What God’s Spirit teaches me in 1 Kings 3, 5-14

Presently I am having the beautiful grace of attending a course, online, beautifully organized by the PFI, that is the Pastoral Formation Institute of the Archdiocese of Malta. The course’s name is The Theology of the Holy Spirit.

While I am really enjoying myself learning about different theological approaches as to how one is to reflect and appreciate the Person of the Holy Spirit, very recently I was wisely challenged to PRAY to the Holy Spirit. Such an exercise is of vital importance to let the Spirit revive our faith and make it at the disposal of the Holy Spirit to bring it back to life anew. It powerfully brings to my mind what Pope Benedict XVI said in his address to the participants in the Fourth national Ecclesial Convention in Verona on Thursday 19, October 2006, during his pastoral visit: Our vocation and our Christian duty consist in cooperating so that they reach effective fulfilment in the daily reality of our life, what the Holy Spirit accomplishes in us with Baptism.

Since I am baptized also feel duty bound to make my prayer to the Spirit of God: Holy Spirit, Power of God, talk to me with these verses. Amen. And here are the verses which the Spirit provided to me thanks to my theology class teacher, 1 Kgs 3:5-15, which recount the experience when king Solomon asks God for wisdom.

Solomon’s prayer to the question by the Lord: Ask what I shall give you (1 Kgs3:5) teaches me a lot of things. First, God is infinitely pleased when we remind him of his great and steadfast love (1 Kgs3:5) he constantly shows to those whom He chooses to serve him.  Second, in this prayer, God infinitely loves a faithful, righteous and an upright heart (see 1 Kgs3:6). Third, God responds to a faithful heart by filling it to the brim with his great and steadfast love (1 Kgs3:6). This is the real throne for that heart. Fourth, God becomes crazy after a humble heart and gives it what it asks and much more.

Fifth, in Solomon’s prayer when we become nothing in front of God, God becomes our everything. Sixth, asking God to be discerning and be of great help for others to discern is a prayer which touches his innermost. He responds to it with infinite generosity, mercy, abundance and steadfastness. This prayer is a powerful affirmation of God’s glory when we try to live what the Book of Leviticus tells us: You shall love your neighbor as yourself: I am the Lord (Lev 19:18). Seventh, when we ask for God’s wisdom He will be giving us countless grace to carry out his loving plan for us and for other’s benefits. Asking for God’s wisdom is the prayer so that what Jesus promised us in John 10:10, I came that they may have life, and have it abundantly, becomes realizable in our lives. Eighth, asking for God’s wisdom is the highest prayer we can do. It is the fulfilment and the very soul of our cultic, ritual prayer and offering to God.

From Solomon’s prayer I started to realize how the gift of discerning is an excellent tool in our hands to let the Holy Spirit help us love truly God and our neighbor as ourselves. As we find in the Gospel of Mark, chapter 12 from verses 29 till 31: The first is, `Hear, O Israel: The Lord our God, the Lord is one; and you shall love the Lord your God with all your heart, and with all your soul, and with all your mind, and with all your strength.’ The second is this, `You shall love your neighbor as yourself.’ There is no other commandment greater than these.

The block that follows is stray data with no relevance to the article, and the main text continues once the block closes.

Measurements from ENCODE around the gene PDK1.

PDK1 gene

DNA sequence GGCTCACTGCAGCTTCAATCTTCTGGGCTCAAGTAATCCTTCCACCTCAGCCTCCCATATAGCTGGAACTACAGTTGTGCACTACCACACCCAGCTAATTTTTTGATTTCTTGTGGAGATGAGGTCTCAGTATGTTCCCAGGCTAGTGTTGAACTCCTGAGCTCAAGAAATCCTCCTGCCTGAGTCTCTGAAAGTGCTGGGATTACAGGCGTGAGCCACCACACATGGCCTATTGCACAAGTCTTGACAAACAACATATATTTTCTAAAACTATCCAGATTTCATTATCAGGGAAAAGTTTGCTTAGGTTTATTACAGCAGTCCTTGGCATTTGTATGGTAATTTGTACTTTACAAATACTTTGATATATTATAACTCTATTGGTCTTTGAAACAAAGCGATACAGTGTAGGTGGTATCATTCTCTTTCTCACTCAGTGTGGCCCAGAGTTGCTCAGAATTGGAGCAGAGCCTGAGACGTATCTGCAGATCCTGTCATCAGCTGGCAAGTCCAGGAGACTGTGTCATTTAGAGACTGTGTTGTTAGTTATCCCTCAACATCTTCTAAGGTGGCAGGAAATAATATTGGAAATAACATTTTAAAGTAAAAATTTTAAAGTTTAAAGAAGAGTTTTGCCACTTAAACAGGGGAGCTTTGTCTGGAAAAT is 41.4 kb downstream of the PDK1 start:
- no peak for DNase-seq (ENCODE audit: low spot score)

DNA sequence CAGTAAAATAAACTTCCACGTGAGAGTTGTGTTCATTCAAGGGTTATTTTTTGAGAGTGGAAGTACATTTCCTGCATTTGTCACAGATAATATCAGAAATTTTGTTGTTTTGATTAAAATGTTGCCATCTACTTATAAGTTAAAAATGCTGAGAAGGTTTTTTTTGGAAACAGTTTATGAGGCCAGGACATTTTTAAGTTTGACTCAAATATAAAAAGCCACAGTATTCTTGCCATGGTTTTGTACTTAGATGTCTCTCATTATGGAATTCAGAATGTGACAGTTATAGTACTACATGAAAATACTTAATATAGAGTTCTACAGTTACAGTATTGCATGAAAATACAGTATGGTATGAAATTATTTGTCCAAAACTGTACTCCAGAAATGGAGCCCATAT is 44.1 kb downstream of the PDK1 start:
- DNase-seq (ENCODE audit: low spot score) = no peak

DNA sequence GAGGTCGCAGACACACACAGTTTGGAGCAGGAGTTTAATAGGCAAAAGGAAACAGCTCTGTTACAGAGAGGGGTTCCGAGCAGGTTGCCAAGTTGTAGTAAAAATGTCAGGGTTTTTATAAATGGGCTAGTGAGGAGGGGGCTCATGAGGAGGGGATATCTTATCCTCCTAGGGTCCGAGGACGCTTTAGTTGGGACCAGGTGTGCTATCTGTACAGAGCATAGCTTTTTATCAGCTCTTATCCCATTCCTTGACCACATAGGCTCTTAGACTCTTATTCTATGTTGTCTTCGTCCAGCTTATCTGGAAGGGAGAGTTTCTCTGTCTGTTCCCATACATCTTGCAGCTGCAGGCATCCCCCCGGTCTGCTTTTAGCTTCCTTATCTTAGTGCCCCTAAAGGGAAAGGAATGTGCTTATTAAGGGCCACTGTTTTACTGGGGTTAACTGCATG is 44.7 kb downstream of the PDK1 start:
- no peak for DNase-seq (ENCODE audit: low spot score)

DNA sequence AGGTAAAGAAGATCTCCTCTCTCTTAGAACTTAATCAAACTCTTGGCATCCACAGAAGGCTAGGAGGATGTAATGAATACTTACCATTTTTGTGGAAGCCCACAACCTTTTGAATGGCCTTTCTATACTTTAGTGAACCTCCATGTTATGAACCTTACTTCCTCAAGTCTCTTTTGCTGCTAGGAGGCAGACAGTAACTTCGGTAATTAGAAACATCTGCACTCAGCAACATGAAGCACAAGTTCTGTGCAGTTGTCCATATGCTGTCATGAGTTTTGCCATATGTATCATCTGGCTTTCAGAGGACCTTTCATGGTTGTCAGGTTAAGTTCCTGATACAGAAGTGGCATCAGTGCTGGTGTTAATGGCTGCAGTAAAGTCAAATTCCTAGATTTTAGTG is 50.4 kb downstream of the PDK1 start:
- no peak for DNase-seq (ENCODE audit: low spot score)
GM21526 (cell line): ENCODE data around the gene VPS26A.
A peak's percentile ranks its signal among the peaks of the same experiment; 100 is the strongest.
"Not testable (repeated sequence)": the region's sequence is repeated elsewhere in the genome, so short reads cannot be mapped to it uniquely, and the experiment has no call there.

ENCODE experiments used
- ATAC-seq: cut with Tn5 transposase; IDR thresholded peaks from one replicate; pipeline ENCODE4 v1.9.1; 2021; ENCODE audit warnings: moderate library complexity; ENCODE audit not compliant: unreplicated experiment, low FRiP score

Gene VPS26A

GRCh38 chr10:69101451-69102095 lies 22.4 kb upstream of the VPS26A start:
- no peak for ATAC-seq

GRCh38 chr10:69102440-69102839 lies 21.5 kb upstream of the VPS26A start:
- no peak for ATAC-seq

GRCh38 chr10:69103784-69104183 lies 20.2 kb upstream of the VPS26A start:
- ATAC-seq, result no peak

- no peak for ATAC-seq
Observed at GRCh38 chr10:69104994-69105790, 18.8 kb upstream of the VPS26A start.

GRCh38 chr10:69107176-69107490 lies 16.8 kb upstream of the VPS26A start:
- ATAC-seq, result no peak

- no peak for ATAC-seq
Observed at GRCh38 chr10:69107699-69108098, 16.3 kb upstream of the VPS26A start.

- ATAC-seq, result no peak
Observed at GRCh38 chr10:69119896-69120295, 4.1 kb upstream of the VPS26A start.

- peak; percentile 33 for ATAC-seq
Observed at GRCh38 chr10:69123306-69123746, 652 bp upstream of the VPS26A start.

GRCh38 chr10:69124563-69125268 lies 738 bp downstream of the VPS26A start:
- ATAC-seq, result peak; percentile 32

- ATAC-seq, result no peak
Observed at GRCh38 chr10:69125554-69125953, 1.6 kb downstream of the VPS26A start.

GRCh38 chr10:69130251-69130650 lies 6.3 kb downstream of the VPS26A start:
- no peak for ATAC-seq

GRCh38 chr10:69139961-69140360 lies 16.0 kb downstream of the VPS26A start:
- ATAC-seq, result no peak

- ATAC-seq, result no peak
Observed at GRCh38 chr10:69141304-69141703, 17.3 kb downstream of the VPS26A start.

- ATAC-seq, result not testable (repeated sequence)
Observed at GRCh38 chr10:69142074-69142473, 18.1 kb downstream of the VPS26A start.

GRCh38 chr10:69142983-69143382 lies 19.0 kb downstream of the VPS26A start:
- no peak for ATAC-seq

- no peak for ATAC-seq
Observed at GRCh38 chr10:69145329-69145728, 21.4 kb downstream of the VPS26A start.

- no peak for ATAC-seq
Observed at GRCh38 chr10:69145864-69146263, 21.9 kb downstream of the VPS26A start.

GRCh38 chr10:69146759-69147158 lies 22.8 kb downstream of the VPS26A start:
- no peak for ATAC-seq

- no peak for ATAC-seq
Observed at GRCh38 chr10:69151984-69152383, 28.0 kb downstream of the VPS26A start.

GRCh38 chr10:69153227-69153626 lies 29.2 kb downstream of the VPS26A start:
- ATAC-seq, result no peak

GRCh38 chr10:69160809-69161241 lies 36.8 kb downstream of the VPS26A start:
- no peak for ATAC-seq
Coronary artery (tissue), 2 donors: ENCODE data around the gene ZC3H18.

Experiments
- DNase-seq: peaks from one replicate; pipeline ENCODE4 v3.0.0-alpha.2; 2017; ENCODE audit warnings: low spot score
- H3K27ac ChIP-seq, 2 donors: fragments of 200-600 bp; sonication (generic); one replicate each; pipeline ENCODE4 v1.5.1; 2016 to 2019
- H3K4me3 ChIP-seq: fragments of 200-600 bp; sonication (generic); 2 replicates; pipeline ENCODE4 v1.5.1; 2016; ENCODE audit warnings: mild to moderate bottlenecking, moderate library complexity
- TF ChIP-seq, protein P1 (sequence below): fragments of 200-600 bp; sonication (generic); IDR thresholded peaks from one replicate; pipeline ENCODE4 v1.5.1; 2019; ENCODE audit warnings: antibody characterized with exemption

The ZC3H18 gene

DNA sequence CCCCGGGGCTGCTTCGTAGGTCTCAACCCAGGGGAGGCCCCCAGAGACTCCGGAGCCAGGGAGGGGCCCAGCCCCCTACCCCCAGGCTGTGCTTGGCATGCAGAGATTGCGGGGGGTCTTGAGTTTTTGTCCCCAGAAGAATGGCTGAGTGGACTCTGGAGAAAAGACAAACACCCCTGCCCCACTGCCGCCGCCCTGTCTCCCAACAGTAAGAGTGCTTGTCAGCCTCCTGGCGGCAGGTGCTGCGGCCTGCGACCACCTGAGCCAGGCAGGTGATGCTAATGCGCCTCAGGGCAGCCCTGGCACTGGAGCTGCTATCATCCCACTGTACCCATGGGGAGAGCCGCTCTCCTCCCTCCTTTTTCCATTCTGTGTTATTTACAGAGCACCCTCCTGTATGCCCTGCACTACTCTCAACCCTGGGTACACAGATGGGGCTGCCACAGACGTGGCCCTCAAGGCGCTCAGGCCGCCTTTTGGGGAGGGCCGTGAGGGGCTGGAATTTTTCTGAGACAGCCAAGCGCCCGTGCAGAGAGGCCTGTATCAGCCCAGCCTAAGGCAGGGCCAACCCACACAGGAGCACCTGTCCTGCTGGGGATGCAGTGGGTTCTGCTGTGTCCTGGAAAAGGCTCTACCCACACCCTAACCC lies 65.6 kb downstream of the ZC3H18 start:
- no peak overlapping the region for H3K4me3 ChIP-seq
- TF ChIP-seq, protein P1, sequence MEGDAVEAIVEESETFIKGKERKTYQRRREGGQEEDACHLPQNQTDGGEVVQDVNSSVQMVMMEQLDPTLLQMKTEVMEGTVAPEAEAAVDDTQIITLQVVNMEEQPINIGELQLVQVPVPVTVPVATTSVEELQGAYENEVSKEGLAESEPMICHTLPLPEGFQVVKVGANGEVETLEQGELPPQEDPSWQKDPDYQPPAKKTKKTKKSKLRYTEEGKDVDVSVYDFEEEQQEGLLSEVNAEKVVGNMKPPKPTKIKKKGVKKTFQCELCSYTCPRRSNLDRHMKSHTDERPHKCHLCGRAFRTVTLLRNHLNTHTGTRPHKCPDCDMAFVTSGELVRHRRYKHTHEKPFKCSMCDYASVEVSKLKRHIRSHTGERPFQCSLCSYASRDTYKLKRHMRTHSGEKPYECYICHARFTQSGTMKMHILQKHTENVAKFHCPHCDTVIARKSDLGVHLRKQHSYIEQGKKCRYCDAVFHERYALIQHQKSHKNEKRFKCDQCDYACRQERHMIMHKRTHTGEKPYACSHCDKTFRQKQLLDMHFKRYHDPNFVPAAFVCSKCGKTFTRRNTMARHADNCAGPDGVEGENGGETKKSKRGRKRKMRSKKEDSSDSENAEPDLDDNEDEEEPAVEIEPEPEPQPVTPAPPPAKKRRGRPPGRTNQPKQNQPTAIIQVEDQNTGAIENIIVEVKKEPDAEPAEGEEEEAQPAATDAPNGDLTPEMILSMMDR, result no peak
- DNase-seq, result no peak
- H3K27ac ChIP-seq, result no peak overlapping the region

Also, in this prayer of Solomon to God I notice, flowing like a river, what Jesus tells us in the Gospel of Matthew: But seek first his kingdom and his righteousness, and all these things shall be yours as well (Matt 6:33). Obviously, these things which Jesus is talking about in this context refer to the clothing (see Matt 6:28); eating, drinking and wearing (see Matt 6:31). Jesus insists in this chapter when he purposely mentions Solomon: But seek first his kingdom and his righteousness and all these things shall be yours as well (Matt 6:33). That is why he wisely cautions and advises you and me: Do not lay up for yourselves treasures on earth, where moth and rust consume and where thieves break in and steal, but lay up for yourselves treasures in heaven, where neither moth nor rust consumes and where thieves do not break in and steal. For where your treasure is, there will your heart be also (Matt 6:19-21).

One last note I would like to share with you is this: God’s dreams are always action related. They find their fruition in their actual accomplishment. This makes perfect sense since God is the truth itself and what He promises, when its time for its realization, becomes a reality. In other words, God’s dreams are incarnated into the domain of humanity.  

Spirit of God, fill me with yourself and let me let you take me in yourself so that in yourself I find myself anew. Amen.

Fr Mario Attard OFM Cap